Having received the acquisition proposal from the Defence Forces, the MoD takes over, and their job is to bring in the national security policy aspect into the equation. The national security evaluation coupled with the evaluation of wartime performance is then used to create the final acquisition proposal made by the MoD and put forward to the then government (i.e. the one which will take over following the next parliamentary elections). The final decision will then take place in 2021.

That the MoD will make a national security evaluation is interesting as it leaves room for politics overruling the wartime performance (though likely only to a certain extent). At first glance this would seem to favour the US contenders, however the situation might be more complex than that, thanks to the law of diminishing marginal utility. To what extent would a fighter deal actually deepen the already strong Finnish-US bilateral relations? There are already eleven confirmed export customers for the F-35, and a double-digit number of countries have bought into other US fighter programs as well, so would Finland’s inclusion (or absence) from that group be noticed in Washington? The US is also already Finland’s premier arms exporter (2015 numbers, unfortunately I didn’t find newer ones), and while this in parts comes from weapons for the Hornet-program, a number of other potential deals are on the horizon.

The Swedish offering has understandably not gathered quite the same number of export customers, but here as well even without a fighter deal the bilateral Finnish-Swedish cooperation is reaching levels that make one wonder whether significant improvements are possible? Geography and shared history also seems to dictate that the relation would survive Gripen failing to secure the HX order (though Charly might disagree). The benefits of operating the same aircraft is obvious when it comes to interoperability, but for political benefits it is doubtful how much 10 Bn (in the short term) actually would buy.

Enter France, a European powerhouse with an army still measured in divisions, a permanent seat at the UN security council, a nuclear strike force, a rather low threshold for military interventions, and a marked disinterest in what takes place on the northern shores of the Baltic Sea. The Finnish fighter order would be a big deal for Dassault, accounting for 40% of the total number of Rafale’s exported (96 firm orders to date plus 64 aircrafts for HX). It is also eye catching that a large percentage of the whole sum would go to France, compared to the larger amounts of foreign content in the Eurofighter Typhoon and the JAS 39E Gripen.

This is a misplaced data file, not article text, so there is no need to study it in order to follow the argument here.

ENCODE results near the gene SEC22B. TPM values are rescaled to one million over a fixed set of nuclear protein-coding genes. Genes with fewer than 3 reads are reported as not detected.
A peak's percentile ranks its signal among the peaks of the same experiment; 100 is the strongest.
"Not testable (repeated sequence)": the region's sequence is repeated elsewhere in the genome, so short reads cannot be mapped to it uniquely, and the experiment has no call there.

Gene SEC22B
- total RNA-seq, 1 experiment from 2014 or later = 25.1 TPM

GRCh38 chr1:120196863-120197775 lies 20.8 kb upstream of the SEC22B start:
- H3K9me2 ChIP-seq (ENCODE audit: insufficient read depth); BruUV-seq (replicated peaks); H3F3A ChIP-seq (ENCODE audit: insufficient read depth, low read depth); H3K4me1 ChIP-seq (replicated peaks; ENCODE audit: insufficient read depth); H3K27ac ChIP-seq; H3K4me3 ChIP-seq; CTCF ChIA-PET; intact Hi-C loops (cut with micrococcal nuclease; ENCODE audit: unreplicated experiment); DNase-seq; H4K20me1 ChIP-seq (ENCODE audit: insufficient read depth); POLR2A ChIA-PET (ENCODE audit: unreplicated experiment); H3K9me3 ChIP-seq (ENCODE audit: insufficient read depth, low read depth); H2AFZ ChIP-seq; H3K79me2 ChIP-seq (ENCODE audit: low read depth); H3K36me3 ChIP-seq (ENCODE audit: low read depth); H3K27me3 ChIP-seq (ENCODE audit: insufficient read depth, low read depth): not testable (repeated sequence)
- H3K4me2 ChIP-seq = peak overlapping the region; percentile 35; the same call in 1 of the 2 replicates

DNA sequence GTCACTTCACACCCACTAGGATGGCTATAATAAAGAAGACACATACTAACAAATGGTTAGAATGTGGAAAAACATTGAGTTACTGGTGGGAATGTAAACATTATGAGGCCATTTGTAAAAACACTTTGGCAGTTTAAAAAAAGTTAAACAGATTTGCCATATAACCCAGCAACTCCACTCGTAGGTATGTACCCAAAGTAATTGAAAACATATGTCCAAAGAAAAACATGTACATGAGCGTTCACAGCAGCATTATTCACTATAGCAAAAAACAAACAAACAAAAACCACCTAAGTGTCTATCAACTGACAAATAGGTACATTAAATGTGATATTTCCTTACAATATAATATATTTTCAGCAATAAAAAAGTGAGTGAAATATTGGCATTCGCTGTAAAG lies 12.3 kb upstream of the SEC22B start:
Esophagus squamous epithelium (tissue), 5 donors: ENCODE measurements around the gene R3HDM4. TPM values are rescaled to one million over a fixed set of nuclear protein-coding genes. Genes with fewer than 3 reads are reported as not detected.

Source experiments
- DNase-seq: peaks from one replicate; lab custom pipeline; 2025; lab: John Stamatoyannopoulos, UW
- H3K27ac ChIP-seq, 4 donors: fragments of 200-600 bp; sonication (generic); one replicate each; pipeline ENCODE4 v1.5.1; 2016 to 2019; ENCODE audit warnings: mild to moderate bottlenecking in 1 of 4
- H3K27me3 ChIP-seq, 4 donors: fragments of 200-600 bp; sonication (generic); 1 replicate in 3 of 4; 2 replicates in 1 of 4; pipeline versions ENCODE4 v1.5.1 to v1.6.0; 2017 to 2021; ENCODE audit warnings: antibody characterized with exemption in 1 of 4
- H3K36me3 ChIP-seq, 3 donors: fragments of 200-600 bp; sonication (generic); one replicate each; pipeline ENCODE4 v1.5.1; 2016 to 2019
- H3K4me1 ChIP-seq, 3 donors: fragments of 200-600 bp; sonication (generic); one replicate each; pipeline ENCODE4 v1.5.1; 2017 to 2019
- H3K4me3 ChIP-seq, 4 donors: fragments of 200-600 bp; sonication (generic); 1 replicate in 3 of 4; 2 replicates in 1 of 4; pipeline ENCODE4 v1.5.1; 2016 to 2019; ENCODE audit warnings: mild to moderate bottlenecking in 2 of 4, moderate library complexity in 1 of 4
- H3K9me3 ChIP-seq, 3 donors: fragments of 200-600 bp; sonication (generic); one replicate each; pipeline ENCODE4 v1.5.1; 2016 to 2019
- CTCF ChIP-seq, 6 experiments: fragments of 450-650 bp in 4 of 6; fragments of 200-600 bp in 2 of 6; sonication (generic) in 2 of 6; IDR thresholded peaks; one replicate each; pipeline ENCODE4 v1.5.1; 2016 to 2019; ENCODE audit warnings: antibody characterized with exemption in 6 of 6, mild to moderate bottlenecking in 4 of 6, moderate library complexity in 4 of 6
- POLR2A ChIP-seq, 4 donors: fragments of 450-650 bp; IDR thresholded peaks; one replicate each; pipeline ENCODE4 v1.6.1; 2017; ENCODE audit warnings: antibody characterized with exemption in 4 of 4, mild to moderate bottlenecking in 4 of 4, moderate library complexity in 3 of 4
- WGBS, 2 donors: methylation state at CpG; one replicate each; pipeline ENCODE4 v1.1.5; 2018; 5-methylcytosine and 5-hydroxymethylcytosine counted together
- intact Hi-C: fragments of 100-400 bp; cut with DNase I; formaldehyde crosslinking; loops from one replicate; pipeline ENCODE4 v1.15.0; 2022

10 Bn Euros would not buy Finland a French expeditionary corps brimming with Leclercs in case of a Russian invasion. However, they just might ensure that Paris starts paying more attention to what happens in the European far north, courtesy of increased exchanges of people, experiences, and arms deals. If Finland would face an attack, having France as a political ally in Brussels and in the UNSC would be significant, even if the support would stop short of a military intervention. Another element is that as Washington is proving to be a more unreliable ally, the importance of the EU security cooperation is bound to increase (though granted from a low level to a somewhat less-low one), and with “the other European power” (Germany) showing limited appetite for anything resembling a confrontation with Russia over eastern Europe, the role of France in the greater Finnish security picture seems set to increase.

While Finnish security policy is famed for being slow in altering course and likely to favour trying to cash in further political points with Sweden or the USA, the question deserves to be asked:

Might it just be that we would gain more by having this investment go into our relationship with France?

https://corporalfrisk.com/2018/06/13/the-path-forward-for-hx/

J'ai du mal a interprété cet article comme autre chose qu'un appel du pied à la France. "Putain vous allez vous reveiller oui ?"

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il y a 11 minutes, Conan le Barbare a dit :

Pas dupe sur le fait que l'Allemagne ne bougera pas le petit doigts si confrontation avec les Russes.